There was a large indentation in the rubbing strake to port of the centreline of the vessel, where the initial contact occurred. This indentation had a width of approximately 0.6 m and a maximum depth of 0.1 m (Photo 3).
Damage to the berth
Damage to berth 2 (Appendix B) was limited to the port-side leads. This included damage to the outermost port-side fender and its articulated pad. As a result of the collision, the complete articulated landing pad broke free from the fender and ended up on the ocean floor. The attachment points between the fender and the articulated landing pad were torn away (Photo 4).
The design of the fender and the articulated landing pad allows for a cushion effect during normal landings (Photo 5).
The Queen of Coquitlam VSM (Shipboard Operation - Deck, 7.1.16, Control System) describes the use of the
“L” control handles. The
“T” handle controls the pitch and rpm of the stern propeller, and the
“L” handle controls the same for the bow propeller.
Prior to arrival, the master rings
“standby” and slows the vessel down using the
“T” handle in Mode 1. At the location indicated in the VSM, the master switches over to Mode 2. The forward propeller now has power, and the master uses the
“L” handle to vary rpm and pitch, slowing the vessel's forward progress. This is achieved using the forward propeller, which applies thrust in the opposite direction to the stern propeller. During this manoeuvre, the forward and stern propellers are both turning in their respective
During berthing, the stern and forward rudders are controlled by their respective jog steering controls. The force of the wash created by both propellers acts upon their respective rudders; this causes the vessel's bow or stern to swing in the required direction, allowing greater control over the movement of each end of the vessel. This is very important for safe manoeuvring, particularly in rough weather conditions. Once in the berth, the propulsion system remains in Mode 2, and the forward propeller is set to a slight astern pitch, while the stern propeller is set to a slight forward pitch.
The controllable-pitch (CP) propeller differs from the conventional propeller in that its blades rotate around its axis and change pitch variably between headway and reversing. In the case of the Queen of Coquitlam, when viewed from the respective stern, the propeller blades rotate in a right-hand or clockwise direction on the No. 1 end of the vessel, and in a left-hand or counter-clockwise direction on the No. 2 end.
Transverse thrust is the tendency for a forward or astern running propeller to move the stern to starboard or port, and is caused by an interaction between the hull, propeller and rudder. On a vessel with a left-hand turning CP propeller with astern pitch, transverse thrust results in a tendency for the bow to swing to starboard and the stern to port. Transverse thrust is more pronounced when the propellers have astern pitch.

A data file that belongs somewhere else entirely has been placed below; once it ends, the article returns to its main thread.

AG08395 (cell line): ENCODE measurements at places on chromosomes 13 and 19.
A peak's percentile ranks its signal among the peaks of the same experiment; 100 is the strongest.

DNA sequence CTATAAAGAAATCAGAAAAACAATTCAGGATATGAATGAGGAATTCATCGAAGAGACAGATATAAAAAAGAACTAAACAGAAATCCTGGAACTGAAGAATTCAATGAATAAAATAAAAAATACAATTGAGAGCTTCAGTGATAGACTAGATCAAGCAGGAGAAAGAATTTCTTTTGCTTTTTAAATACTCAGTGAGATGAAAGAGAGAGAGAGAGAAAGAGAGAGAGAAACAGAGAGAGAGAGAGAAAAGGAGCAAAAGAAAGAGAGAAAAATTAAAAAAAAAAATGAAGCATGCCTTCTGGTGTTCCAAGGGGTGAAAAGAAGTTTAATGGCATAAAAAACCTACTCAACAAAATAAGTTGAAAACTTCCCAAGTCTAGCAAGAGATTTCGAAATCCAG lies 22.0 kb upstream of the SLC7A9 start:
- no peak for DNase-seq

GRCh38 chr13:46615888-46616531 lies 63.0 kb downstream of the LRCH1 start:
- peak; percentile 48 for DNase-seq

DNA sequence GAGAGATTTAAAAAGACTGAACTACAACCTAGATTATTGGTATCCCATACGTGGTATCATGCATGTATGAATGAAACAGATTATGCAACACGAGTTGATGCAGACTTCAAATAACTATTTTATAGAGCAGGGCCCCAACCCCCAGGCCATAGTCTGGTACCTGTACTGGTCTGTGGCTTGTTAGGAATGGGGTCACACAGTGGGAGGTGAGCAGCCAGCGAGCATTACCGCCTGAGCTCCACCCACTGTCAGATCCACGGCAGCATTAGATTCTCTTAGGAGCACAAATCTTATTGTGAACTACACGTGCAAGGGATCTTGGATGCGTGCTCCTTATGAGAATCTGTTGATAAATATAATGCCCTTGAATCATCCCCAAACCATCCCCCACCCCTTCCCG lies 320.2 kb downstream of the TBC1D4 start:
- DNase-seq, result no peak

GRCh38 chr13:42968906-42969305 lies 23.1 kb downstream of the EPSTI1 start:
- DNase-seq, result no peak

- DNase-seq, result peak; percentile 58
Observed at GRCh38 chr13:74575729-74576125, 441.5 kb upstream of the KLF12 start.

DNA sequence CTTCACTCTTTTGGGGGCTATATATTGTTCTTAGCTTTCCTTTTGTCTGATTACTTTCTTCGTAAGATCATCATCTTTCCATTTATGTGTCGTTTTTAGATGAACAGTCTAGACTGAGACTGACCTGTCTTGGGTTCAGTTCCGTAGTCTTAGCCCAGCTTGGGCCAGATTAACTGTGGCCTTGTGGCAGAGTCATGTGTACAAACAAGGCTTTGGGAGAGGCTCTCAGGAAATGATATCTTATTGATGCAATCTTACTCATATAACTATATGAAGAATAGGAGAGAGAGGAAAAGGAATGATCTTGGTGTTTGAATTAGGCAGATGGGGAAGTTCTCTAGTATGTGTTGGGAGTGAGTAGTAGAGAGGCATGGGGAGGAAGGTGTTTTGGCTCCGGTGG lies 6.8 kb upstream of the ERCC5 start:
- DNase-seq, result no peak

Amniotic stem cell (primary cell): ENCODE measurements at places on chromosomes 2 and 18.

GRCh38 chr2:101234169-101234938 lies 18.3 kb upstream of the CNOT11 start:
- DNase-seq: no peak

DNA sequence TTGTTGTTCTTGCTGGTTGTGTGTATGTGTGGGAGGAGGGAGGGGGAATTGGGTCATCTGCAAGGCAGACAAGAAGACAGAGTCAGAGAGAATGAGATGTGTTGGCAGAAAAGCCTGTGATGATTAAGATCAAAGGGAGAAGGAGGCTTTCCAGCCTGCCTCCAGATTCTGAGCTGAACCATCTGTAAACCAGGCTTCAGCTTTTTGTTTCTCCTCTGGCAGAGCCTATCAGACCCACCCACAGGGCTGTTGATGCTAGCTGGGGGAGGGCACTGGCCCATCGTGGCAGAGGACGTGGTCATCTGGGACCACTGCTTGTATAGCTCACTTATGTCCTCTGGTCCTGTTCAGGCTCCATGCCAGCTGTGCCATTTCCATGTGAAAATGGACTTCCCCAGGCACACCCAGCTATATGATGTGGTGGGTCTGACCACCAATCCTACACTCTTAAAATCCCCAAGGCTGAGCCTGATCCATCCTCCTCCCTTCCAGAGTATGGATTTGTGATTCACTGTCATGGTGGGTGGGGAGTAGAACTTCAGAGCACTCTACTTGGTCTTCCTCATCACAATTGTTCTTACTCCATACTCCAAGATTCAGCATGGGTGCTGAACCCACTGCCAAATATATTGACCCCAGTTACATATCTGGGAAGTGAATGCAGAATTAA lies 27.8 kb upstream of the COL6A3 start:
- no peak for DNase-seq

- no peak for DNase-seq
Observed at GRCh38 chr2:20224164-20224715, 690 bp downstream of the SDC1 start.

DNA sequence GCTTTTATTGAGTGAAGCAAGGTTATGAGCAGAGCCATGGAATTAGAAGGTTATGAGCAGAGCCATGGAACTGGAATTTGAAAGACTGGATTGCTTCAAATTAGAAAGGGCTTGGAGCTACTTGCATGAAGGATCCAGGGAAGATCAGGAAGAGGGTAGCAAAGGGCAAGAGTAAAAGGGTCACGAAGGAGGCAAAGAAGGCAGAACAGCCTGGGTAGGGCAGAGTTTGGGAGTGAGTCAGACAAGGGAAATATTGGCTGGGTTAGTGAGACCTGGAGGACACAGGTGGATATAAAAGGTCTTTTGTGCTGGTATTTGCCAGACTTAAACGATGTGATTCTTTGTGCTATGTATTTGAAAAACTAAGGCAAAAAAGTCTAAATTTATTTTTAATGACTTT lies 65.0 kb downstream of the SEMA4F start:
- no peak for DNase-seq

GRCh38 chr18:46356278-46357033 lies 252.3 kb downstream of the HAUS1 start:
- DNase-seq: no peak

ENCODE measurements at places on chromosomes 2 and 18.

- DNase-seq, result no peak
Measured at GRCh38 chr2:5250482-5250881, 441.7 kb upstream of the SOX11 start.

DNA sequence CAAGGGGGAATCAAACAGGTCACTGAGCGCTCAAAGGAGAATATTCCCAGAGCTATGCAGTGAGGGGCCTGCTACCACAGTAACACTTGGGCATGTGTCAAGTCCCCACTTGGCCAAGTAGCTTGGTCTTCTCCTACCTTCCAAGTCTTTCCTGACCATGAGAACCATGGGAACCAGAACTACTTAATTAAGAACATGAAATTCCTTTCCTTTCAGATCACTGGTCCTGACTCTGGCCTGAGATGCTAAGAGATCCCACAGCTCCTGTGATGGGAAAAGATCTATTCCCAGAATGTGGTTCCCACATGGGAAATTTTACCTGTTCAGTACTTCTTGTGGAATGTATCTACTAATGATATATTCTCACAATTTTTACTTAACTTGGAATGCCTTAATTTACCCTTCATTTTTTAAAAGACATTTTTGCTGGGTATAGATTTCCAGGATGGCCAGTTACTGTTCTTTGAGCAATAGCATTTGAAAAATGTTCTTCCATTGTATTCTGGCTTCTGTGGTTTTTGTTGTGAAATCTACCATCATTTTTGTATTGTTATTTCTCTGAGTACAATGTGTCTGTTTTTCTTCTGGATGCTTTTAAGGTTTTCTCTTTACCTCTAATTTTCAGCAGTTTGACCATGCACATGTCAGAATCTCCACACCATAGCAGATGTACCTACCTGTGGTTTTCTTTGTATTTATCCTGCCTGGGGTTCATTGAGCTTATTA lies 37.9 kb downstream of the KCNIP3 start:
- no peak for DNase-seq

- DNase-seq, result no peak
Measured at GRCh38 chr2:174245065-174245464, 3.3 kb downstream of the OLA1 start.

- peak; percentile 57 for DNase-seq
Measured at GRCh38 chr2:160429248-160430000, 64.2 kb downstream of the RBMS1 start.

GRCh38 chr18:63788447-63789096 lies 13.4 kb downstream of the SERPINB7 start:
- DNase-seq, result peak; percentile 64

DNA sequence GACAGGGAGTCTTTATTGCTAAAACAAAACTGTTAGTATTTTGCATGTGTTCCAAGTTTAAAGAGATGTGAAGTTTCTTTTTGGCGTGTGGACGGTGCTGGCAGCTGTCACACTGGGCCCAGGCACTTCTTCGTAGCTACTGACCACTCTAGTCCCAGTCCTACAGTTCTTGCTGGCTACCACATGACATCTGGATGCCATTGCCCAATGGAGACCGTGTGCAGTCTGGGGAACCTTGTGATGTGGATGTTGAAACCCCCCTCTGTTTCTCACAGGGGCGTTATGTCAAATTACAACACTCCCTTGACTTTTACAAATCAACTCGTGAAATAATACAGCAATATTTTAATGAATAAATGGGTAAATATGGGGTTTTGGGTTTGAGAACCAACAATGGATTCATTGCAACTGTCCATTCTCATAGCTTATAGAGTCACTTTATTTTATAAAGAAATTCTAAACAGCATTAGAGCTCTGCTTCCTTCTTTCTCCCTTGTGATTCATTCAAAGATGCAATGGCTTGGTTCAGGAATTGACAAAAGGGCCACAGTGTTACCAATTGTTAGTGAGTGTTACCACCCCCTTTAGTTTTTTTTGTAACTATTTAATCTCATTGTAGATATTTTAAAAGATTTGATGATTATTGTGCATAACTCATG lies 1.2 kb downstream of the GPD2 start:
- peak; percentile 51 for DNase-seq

Bank cushion effect
Bank cushion is the effect on a vessel approaching a steep underwater bank, in this case, at an oblique angle. As the vessel moves forward, displaced water produces a cushion effect at the bow before filling the void behind the stern. In turn, the push-back from this build-up of water exerts pressure on the bow, causing the vessel to sheer away from the bank. The magnitude of the bank cushion effect is influenced by several factors, including vessel distance from the bank, vessel speed, under keel clearance and channel profile. Footnote 6 Given that the Queen of Coquitlam entered the berth with a rising shore on the starboard side, the bank cushion effect would have been to port.
During the ongoing attempts to rectify the problems affecting the No. 1 main engine, the bridge and engine room personnel communicated on several occasions while trying to isolate the cause. In addition, the C/E and master discussed the required repairs to the injector. The C/E informed the master that in order to conduct the necessary repairs, the No. 1 main engine would be offline for the remainder of the voyage to Nanaimo. The clutch configuration and availability of Mode 2 were not discussed during these conversations.
As the vessel entered Departure Bay, the bridge crew called the engine room to check on the status of the No. 1 main engine. The C/E informed the bridge crew that the No. 1 main engine was not available for this docking. When Mode 2 would not engage, the master called the engine room to inquire as to why it was not engaging, and was informed by the C/E that it was not available.
Shipboard operating procedures
The Queen of Coquitlam VSM contains standard operating procedures for all aspects of the vessel's operation, including pre-arrival procedures and checklist, engine room control systems information, main engine shut-down procedures and single-engine operation procedures.